SAGE: “Touring is essential in bringing the music to people all over the world. Live and in the flesh. Bringing the music to life. When it’s done right, you create fans for life. When it’s done wrong, the people lose interest in your music. I’ve seen it go both ways for some people through the years. Touring can’t be the only marketing tool though, because all that ends up marketing is live shows. In fact, I’ve noticed that performing for tens of thousands of people at a time doesn’t translate into much online activity, and online marketing comes with its own benefits. Good music is my main marketing tool. Keeping it entertaining and meaningful. The most conventional marketing route is hiring publicists and promotion companies, but none of that is worth a thing without word-of-mouth.”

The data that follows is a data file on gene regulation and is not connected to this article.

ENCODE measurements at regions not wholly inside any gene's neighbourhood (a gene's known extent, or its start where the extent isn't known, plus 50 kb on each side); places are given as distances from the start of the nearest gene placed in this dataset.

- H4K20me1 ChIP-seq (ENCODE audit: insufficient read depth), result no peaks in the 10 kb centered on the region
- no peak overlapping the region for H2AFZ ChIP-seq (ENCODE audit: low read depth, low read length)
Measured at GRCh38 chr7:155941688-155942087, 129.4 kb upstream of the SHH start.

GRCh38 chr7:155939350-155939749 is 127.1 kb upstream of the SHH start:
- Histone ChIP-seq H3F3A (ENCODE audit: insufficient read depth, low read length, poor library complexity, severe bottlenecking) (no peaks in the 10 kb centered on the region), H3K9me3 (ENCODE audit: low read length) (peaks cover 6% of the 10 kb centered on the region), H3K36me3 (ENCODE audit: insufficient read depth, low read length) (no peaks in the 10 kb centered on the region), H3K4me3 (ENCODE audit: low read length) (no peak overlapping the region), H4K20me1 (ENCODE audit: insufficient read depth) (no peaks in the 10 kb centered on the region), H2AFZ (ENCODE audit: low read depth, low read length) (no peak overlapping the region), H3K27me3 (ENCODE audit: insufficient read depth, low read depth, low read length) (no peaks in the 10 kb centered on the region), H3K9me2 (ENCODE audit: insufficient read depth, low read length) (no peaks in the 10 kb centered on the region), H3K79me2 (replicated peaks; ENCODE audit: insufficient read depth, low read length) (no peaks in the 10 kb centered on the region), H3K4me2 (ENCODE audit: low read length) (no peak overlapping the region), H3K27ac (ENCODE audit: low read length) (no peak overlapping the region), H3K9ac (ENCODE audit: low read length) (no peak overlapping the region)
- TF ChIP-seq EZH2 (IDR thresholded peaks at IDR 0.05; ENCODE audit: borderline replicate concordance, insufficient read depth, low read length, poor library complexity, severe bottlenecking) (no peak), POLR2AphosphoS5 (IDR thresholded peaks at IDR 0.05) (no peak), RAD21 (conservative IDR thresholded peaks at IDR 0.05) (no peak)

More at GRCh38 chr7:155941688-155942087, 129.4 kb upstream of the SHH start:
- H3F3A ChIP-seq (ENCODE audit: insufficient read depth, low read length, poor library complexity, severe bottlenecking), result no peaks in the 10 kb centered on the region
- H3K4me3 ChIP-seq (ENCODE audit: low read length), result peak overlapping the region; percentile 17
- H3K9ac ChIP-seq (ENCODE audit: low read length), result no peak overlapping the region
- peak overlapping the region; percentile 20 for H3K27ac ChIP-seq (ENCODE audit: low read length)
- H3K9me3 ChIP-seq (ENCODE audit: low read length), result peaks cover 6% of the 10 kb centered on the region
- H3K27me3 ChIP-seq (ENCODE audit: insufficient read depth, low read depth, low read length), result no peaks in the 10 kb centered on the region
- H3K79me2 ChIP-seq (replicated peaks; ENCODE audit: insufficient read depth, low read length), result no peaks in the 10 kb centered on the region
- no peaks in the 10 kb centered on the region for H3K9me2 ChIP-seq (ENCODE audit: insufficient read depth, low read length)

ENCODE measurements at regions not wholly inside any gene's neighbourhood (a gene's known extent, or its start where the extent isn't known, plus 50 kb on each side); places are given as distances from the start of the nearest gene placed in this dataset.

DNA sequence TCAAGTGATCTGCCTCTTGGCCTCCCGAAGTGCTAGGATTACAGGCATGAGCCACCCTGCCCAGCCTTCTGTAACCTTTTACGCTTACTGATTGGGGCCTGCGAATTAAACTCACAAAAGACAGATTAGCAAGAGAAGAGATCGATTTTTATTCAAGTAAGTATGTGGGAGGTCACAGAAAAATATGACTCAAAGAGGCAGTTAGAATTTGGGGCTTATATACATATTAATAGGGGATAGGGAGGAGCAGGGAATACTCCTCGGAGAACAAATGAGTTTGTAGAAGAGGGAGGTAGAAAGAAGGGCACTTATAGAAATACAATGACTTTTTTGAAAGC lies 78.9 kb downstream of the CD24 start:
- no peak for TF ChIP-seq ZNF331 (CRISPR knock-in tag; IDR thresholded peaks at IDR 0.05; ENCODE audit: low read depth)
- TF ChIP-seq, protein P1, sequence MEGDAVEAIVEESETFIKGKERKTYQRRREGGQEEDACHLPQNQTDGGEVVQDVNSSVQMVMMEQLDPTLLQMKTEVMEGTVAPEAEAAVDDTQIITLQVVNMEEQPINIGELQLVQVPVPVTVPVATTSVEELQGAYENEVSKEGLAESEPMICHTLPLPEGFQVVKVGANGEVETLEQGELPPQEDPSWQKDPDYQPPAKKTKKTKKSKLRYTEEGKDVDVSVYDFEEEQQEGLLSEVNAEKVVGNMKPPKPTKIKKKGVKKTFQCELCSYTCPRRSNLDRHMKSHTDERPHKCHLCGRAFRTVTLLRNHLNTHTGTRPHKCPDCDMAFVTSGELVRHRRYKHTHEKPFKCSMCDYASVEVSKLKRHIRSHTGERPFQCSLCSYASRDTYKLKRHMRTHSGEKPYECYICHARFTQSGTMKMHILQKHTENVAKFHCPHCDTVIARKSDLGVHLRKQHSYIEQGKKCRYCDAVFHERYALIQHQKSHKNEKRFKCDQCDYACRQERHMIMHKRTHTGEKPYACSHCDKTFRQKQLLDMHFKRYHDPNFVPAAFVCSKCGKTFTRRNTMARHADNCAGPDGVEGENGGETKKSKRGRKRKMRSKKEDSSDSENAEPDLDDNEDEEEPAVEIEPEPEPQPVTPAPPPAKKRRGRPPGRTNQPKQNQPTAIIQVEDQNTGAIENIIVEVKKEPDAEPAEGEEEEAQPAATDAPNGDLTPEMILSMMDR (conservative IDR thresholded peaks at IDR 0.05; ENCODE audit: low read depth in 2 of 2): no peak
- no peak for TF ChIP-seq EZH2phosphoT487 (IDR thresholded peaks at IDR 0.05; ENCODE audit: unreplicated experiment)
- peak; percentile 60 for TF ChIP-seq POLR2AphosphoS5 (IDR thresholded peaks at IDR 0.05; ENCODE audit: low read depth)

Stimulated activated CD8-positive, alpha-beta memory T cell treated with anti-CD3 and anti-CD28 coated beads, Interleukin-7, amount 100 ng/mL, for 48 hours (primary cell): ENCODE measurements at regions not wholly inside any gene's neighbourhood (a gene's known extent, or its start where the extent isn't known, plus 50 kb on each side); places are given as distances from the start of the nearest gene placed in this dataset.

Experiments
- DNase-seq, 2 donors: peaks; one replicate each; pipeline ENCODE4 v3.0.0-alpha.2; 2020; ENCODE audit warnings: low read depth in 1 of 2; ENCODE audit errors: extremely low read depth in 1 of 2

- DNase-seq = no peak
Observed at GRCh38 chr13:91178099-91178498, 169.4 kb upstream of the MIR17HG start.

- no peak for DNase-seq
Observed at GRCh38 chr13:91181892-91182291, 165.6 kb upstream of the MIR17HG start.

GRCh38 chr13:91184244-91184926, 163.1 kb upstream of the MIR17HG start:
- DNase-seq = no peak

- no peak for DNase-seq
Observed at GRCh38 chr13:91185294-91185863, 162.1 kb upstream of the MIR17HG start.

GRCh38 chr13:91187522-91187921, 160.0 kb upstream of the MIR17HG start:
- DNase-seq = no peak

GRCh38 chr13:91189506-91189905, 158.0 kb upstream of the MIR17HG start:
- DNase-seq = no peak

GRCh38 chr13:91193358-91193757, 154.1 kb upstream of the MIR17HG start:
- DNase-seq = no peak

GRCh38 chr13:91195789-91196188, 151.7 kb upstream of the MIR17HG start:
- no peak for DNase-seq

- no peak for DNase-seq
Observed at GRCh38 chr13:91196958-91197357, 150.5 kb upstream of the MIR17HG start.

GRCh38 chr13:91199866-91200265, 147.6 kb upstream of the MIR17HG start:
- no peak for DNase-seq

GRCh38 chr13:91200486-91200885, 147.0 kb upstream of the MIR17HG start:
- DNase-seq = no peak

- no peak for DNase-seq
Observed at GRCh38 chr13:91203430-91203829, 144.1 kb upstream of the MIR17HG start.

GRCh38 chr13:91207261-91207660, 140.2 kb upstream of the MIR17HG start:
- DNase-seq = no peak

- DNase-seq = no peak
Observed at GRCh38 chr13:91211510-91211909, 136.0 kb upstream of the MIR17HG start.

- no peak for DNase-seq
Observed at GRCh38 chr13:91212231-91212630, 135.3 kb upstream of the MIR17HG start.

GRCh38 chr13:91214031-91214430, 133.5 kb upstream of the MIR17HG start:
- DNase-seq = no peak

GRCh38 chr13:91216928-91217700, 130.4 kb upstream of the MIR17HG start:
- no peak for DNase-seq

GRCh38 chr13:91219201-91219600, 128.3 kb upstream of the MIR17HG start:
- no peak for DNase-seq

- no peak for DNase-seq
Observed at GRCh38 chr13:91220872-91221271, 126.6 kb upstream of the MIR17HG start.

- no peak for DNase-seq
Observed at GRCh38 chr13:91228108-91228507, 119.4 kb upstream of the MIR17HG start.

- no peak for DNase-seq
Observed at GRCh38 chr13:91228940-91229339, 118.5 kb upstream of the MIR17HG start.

SKOPE: You appear on other Strange Famous artists’ records, but rarely have guests appear on your own, except on the Sick Of… albums. How do you handle collaborations within the label? Is it up to the artists whether or not they collaborate with other artists, either on the label or not, or do you get a say in that?
SAGE: “When I make my albums I’m a total control freak. Total. I obsess. I usually have a firm idea of how every single song should sound and what the words should convey. I’ve been open to having rappers feature on my albums, but it never ended up working out. As for artists on SFR, I make suggestions about collaborations and see if they’re interested. I definitely like featuring on every SFR album, but it’s totally up to them whether that happens or not.”
B Dolan, Prolyphic, Sage Francis and KRS-ONE will be playing at Harper’s Ferry on Monday, April 21st. Make sure to check it out, its going to be a great show. I’llbe reviewing it as well, so if you can’t make it, you can read about it.